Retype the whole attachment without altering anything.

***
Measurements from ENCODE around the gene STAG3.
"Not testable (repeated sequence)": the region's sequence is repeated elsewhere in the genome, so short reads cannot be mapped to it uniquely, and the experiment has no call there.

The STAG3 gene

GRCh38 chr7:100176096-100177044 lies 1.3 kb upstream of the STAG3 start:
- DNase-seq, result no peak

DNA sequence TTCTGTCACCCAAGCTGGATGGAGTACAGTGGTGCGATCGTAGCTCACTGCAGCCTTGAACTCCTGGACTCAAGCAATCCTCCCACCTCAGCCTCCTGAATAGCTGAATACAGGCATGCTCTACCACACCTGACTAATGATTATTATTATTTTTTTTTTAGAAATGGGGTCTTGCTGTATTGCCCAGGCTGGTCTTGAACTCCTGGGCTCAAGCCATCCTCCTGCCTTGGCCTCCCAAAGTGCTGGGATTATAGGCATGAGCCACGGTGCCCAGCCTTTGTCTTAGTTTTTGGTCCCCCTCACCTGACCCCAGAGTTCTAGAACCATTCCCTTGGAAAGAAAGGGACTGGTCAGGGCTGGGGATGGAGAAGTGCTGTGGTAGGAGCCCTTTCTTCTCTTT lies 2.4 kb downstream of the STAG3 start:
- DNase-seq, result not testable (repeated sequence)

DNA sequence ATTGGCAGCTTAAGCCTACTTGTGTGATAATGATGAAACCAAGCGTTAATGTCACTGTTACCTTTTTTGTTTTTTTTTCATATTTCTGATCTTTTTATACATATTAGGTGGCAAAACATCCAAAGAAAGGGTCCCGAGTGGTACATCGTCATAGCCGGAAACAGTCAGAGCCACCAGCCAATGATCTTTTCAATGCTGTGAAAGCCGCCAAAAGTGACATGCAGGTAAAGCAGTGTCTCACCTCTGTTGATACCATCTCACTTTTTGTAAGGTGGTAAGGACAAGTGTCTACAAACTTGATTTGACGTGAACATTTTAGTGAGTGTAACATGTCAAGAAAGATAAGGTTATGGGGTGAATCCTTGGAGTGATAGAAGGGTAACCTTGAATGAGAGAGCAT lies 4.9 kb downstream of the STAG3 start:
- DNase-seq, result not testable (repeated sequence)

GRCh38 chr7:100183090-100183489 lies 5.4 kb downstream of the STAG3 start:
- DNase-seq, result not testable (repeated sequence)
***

Measurements from ENCODE around the gene STAG3.
"Not testable (repeated sequence)": the region's sequence is repeated elsewhere in the genome, so short reads cannot be mapped to it uniquely, and the experiment has no call there.

The STAG3 gene

GRCh38 chr7:100176096-100177044 lies 1.3 kb upstream of the STAG3 start:
- DNase-seq, result no peak

DNA sequence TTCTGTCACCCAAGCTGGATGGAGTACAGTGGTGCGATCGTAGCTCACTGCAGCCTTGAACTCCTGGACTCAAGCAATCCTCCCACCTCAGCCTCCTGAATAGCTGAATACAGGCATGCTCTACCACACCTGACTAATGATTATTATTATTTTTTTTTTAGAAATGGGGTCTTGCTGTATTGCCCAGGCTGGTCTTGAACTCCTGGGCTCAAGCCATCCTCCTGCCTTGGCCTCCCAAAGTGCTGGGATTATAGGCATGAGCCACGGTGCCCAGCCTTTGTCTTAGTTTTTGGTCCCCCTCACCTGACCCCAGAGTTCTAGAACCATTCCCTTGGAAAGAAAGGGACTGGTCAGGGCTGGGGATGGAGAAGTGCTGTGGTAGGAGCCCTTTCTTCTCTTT lies 2.4 kb downstream of the STAG3 start:
- DNase-seq, result not testable (repeated sequence)

DNA sequence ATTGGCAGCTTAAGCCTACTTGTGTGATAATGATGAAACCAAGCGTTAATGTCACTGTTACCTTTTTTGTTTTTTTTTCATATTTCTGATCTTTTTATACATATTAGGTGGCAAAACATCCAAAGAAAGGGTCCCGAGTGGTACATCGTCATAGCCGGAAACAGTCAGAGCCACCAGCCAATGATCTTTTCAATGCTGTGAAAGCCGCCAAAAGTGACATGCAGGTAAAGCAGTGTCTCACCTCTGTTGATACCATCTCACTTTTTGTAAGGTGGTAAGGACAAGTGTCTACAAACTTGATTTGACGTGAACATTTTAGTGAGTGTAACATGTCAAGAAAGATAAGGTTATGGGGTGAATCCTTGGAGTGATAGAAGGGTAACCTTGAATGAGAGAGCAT lies 4.9 kb downstream of the STAG3 start:
- DNase-seq, result not testable (repeated sequence)

GRCh38 chr7:100183090-100183489 lies 5.4 kb downstream of the STAG3 start:
- DNase-seq, result not testable (repeated sequence)